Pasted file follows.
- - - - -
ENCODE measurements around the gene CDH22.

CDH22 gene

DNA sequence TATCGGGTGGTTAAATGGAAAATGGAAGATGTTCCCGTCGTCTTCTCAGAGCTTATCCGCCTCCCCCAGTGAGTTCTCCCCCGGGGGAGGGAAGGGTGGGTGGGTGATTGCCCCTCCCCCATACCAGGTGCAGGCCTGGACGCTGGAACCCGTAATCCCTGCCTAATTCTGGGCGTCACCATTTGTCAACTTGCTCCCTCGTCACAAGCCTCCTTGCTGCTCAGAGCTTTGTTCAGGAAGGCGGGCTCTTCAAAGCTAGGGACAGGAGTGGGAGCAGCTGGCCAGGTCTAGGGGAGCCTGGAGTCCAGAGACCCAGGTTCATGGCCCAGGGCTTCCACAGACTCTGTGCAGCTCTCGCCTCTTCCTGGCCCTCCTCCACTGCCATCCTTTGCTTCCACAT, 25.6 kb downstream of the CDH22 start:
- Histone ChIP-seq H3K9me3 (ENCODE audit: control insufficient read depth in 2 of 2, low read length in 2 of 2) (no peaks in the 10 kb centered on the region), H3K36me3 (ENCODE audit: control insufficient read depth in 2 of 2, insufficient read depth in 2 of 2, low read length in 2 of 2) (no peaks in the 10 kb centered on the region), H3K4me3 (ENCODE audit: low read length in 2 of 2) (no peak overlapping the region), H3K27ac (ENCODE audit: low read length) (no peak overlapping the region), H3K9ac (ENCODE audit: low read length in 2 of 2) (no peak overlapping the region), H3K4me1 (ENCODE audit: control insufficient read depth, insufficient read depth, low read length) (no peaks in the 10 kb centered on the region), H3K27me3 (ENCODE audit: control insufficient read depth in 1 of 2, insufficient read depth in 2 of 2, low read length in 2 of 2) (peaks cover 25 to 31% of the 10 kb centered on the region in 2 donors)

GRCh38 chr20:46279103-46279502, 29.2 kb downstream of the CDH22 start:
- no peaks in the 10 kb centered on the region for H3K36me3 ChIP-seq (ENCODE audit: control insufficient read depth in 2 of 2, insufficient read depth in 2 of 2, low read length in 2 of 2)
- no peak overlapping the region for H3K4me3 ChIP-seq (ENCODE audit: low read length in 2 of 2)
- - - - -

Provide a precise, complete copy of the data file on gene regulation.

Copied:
ENCODE measurements around the gene CDH22.

CDH22 gene

DNA sequence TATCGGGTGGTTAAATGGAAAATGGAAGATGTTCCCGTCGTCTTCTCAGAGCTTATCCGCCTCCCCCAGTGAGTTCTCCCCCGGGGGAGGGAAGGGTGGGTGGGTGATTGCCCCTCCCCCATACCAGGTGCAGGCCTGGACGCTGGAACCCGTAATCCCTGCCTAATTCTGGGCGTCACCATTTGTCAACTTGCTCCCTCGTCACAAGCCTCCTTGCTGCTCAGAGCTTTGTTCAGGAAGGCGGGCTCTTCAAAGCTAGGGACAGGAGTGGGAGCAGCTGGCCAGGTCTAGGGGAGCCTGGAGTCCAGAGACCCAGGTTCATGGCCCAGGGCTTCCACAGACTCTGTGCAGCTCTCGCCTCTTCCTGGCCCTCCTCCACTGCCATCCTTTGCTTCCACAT, 25.6 kb downstream of the CDH22 start:
- Histone ChIP-seq H3K9me3 (ENCODE audit: control insufficient read depth in 2 of 2, low read length in 2 of 2) (no peaks in the 10 kb centered on the region), H3K36me3 (ENCODE audit: control insufficient read depth in 2 of 2, insufficient read depth in 2 of 2, low read length in 2 of 2) (no peaks in the 10 kb centered on the region), H3K4me3 (ENCODE audit: low read length in 2 of 2) (no peak overlapping the region), H3K27ac (ENCODE audit: low read length) (no peak overlapping the region), H3K9ac (ENCODE audit: low read length in 2 of 2) (no peak overlapping the region), H3K4me1 (ENCODE audit: control insufficient read depth, insufficient read depth, low read length) (no peaks in the 10 kb centered on the region), H3K27me3 (ENCODE audit: control insufficient read depth in 1 of 2, insufficient read depth in 2 of 2, low read length in 2 of 2) (peaks cover 25 to 31% of the 10 kb centered on the region in 2 donors)

GRCh38 chr20:46279103-46279502, 29.2 kb downstream of the CDH22 start:
- no peaks in the 10 kb centered on the region for H3K36me3 ChIP-seq (ENCODE audit: control insufficient read depth in 2 of 2, insufficient read depth in 2 of 2, low read length in 2 of 2)
- no peak overlapping the region for H3K4me3 ChIP-seq (ENCODE audit: low read length in 2 of 2)